Happy Monday and Happy Martin Luther King Jr. Day! Whether you’re at home watching the highlights from last night’s crazy playoff game between the Vikings and Saints, or in the office like we are, take a few minutes to catch up on the most engaging marketing content from the past week.
This week, we’ll take a look at an article published on US News & World Report that reveals the results of a recent cost of care survey. We’ll also find out the number one way in which senior living communities can increase engagement among residents in an article by Senior Housing News.
Most Clicked: The Cost of Senior Care and Housing
One of the key takeaways from the survey is that long-term care costs vary nationwide and that prospects researching the costs of these services are finding it difficult to obtain useful cost information as they are researching the services they need. Most older adults are expected to need long-term care in their lives, so why are we making it so hard for them to find information that will help them adequately plan for the future?
Here at Creating Results, one thing that we continue to recommend to our clients is to not withhold pricing information from prospects and to avoid hiding this information behind required sign-up forms online. While we understand that lead generation is vital for continuing care retirement communities (CCRCs), asking for too much from the prospect in the beginning stages of the purchase journey can be off-putting and may cause them to disqualify your community from their search early on.
“If those people don’t find the info online or build affinity and trust, then they’re eliminating the communities purely by their websites,” said Creating Results President Kimberly Hulett, whose was interviewed for Schroeder’s article.
This insight is something that is supported by our national study, Social, Silver Surfers, in which we survey adults ages 40 and above about their online habits. The study showed that not listing prices on community websites is the number one pet peeve of adults looking for information about senior housing online.
That’s why we believe that it is best to not make visitors on your website jump through hoops to find the information they are looking for — including pricing. Providing that information from the outset is just one way of showing that you are prioritizing the consumer’s needs rather than your own. Over time, this should help your community build affinity with the prospect, and when they’re ready, they will reach out to your community for more information or to schedule a tour.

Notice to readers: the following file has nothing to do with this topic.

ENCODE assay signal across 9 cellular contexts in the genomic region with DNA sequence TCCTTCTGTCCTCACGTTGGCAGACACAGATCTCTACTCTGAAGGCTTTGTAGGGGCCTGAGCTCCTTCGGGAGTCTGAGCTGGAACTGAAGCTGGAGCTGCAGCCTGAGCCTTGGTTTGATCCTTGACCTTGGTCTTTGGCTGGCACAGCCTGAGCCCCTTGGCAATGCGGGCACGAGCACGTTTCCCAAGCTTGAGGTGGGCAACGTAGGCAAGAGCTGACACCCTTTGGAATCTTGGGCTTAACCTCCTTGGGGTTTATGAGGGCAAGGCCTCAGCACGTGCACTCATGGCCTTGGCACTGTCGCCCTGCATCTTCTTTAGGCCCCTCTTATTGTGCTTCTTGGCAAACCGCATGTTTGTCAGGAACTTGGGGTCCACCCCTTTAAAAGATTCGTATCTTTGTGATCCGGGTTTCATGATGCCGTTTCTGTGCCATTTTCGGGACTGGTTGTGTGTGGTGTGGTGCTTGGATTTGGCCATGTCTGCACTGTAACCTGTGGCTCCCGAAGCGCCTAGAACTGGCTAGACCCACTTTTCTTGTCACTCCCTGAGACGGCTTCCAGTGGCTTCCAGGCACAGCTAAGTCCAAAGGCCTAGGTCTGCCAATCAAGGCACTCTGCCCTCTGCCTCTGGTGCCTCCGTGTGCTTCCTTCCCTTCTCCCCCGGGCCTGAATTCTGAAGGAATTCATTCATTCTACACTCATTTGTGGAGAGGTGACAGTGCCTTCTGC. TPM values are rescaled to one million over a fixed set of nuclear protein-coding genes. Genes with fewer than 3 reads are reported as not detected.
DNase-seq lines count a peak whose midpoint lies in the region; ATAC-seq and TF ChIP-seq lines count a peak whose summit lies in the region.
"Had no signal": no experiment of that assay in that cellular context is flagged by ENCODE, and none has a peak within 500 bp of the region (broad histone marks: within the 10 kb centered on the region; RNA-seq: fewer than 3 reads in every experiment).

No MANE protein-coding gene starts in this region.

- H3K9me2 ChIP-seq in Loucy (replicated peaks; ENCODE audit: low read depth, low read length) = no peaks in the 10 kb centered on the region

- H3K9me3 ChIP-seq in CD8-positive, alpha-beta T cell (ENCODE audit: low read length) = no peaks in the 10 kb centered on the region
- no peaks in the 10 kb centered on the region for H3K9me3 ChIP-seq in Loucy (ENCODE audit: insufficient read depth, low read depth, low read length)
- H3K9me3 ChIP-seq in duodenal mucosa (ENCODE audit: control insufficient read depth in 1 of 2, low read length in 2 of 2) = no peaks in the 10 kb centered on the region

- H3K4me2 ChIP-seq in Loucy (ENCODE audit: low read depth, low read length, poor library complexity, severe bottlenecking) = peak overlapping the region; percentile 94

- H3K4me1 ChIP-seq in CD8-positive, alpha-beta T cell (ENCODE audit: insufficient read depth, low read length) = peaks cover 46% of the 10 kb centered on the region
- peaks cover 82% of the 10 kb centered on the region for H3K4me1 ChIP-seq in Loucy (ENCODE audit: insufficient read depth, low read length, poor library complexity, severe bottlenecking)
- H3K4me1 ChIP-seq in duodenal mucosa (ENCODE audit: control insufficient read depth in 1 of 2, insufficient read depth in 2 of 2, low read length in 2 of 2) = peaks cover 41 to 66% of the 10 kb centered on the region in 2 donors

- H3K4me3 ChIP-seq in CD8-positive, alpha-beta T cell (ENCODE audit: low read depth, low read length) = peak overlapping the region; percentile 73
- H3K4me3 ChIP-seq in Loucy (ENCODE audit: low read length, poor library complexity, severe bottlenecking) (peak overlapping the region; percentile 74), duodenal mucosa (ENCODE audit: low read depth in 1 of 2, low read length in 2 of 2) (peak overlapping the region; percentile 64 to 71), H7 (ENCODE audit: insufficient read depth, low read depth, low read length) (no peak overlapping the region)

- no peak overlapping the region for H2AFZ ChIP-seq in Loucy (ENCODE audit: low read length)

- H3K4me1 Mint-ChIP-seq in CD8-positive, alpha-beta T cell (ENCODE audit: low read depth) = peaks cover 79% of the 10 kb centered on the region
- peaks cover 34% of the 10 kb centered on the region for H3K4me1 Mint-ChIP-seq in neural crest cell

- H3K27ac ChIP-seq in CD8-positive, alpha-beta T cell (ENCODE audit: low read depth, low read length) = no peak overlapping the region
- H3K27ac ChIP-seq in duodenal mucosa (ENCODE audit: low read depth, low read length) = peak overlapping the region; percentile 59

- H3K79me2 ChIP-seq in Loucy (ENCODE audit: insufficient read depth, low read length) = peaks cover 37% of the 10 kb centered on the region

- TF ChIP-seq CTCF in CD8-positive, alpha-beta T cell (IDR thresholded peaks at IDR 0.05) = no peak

Click here to read the entire article.
Most Shared: Increasing Resident Engagement at Life Plan Communities
More transparency: that’s what residents of life plan communities are asking for according to an article on Senior Housing News by Mary Kate Nelson.
Findings from a recent study at over 260 life plan communities conducted by the Mather LifeWays Institute on Aging partnered with Ziegler, Life Care Service and other organizations were recently published in a report called Transparency and Decision Making in Life Plan Communities. The results show that 92% of respondents desire more transparency from the communities in which they live. Mather Lifeways CEO Mary Leary suggests that this likely due to them having paid an entrance fee to join the community.
The Creating Results team is in agreement with the residents desiring more transparency. We believe that trust is the foundation of any successful organization. Being transparent is a key part of fostering the relationship between management and residents, and will make residents more likely to support important decisions from management.
As evidenced by the chart below, the top areas where residents desire increased transparency are in regards to expansion and renovation news, monthly service fee pricing, and sales and occupancy results.
Does your community have a resident council where residents can voice their opinions and concerns to leadership on a regular basis? If not, this is something that you will definitely want to implement in your community. A monthly resident council is an easy way of keeping the lines of communication open between residents and management, and provides an open forum where both sides can voices their opinions and concerns.
While we are firm believers that transparency is best for all parties, it is not without it’s downfalls. As Nelson states in the article, there will be residents who will require more information than the community can provide at the given time, or will think they have a greater level of control of the community than that of a resident. For these people, according to Leary, it’s best to fully explain the reasoning behind your decisions (even if they are unfavorable) and realize that you can’t win everyone over all the time.
Click here to read the entire article.